Written by: Sasha Bailyn Friday, September 7th, 2012 .
Most entertainment design companies have at least three things in common: storytelling, design, and technology. While these pillars certainly exist at Second Story, there is little else that makes this innovative company similar to the average design group.
Second Story, aptly located on the second story of a renovated warehouse in Portland, is imbued with the right balance of sophistication and laid-back playfulness. This was quickly evident when Co-Founder Julie Beeler was explaining the philosophical origins of her company’s name and was interrupted by one of the office dogs, barging into the conference room in an attempt to participate in the meeting.
As it turns out, Second Story isn’t named for being on the second story of their building (in fact, for many years they were on the first floor); the name refers to a second dimension of storytelling that occurs when a person interacts with digital media. In other words, the audience’s experience becomes a story itself. As Julie’s partner Brad Johnson puts it, “The evolution of media means the story no longer flows in one direction, from the one to the many. Through a framework of possibility that visitors use to weave their own story, the narrative is only visible in hindsight—when their path is revealed—the path that was their history, their story—that is the second story.”
A cool example of Second Story’s work is “The Longest Street in the World” at the Sesame Workshop headquarters. This interactive table, which is made to look like a winding board game-like pathway, is much more than just an information kiosk; it is a platform for forging one’s own journey through the archives of the Sesame Workshop. Rather than portray a linear progression of information, this table allows multiple users to access videos, stories, and even hidden animations through their own tactile exploration of “content pockets.” The “second story” concept arises in this exploration: the story of the Sesame Workshop becomes a personal experience that is unique to each user’s exploration of the interface.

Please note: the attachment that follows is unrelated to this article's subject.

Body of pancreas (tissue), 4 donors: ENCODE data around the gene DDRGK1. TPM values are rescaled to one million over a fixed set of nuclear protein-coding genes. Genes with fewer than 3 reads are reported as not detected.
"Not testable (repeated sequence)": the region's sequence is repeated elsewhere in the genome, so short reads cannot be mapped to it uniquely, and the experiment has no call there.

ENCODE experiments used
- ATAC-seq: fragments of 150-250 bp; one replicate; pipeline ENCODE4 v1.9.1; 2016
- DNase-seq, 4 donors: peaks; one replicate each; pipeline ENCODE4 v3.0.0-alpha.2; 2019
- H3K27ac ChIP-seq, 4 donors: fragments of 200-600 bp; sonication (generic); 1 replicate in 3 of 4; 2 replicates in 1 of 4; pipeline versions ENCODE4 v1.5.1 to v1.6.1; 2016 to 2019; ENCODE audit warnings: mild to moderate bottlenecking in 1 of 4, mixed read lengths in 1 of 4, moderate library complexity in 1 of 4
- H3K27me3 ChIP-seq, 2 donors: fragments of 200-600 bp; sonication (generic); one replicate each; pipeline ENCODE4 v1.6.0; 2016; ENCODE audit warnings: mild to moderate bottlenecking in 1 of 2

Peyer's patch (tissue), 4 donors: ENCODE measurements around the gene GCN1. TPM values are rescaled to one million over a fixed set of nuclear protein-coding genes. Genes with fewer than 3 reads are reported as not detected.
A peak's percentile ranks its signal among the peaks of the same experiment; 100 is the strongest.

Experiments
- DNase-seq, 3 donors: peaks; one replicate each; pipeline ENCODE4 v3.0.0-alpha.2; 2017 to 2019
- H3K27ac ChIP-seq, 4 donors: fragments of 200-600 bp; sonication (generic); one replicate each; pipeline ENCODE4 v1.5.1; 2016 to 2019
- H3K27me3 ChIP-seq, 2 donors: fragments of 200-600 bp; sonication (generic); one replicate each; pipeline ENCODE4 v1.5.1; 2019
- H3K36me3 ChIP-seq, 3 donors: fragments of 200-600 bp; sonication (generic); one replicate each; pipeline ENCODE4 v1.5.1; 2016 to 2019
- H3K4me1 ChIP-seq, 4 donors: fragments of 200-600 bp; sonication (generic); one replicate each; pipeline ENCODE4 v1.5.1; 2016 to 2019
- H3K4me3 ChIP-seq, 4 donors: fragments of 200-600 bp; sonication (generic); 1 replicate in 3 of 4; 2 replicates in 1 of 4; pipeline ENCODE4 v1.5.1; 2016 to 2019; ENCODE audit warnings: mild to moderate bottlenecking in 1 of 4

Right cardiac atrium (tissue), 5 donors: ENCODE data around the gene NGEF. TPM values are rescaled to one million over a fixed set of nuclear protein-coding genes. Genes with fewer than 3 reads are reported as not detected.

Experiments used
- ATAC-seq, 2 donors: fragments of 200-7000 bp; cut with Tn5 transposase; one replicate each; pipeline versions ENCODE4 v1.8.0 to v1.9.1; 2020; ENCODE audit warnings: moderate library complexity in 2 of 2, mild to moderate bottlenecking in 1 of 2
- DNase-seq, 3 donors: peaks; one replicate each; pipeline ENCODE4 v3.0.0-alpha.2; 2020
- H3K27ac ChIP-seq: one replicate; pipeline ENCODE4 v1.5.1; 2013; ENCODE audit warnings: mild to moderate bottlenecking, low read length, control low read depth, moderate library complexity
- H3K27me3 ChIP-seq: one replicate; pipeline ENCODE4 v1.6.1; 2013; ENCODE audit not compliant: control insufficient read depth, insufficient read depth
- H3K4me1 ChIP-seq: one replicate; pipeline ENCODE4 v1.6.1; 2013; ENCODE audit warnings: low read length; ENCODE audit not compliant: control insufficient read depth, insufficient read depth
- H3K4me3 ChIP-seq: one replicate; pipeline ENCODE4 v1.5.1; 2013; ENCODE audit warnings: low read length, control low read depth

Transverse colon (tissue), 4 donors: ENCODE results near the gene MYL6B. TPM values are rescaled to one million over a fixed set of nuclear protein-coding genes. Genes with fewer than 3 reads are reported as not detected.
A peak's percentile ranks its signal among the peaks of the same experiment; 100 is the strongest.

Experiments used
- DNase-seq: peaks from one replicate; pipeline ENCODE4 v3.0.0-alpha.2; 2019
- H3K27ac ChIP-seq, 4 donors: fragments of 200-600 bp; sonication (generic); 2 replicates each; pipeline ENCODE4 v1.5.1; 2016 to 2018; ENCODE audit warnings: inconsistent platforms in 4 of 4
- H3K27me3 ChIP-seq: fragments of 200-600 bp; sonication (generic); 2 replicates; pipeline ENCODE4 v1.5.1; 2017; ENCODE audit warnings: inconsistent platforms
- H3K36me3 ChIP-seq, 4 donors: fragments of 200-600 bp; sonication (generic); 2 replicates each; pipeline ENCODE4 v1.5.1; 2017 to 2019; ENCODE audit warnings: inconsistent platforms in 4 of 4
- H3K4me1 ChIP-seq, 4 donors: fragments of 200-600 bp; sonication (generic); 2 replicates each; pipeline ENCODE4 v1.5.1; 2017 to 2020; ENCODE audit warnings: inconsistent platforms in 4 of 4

As digital technology evolves, the entertainment design industry faces a paradigm shift and remains in a state of flux: theme parks, museums, and entertainment venues must all reflect on how to deliver an appealing experience to keep up with the audience’s evolving expectations. Visitors want to be a part of the story that they’re experiencing rather than passive recipients. This is exactly what Second Story captures in their work.
At the Natural History Museum of Los Angeles, dinosaur fossils become part of a larger story of evolution through interactive digital displays that get even the youngest kids absorbed and playing with phylogenetic trees. Atlanta’s World of Coca-Cola, Vault of the Secret Formula, engages the audience in an interactive exploration of Coke’s story with an overall theme of surveillance. In this instance, the main punch line (Coke’s secret formula) cannot be shared with the audience, but this becomes fodder for a creative exploration of Coke’s characteristics as visitors’ shadows reveal hidden messages or take on a “carbonated” appearance. Whether the project is a museum, University, app, or archive, Second Story treats each endeavor as an opportunity to create a unique narrative.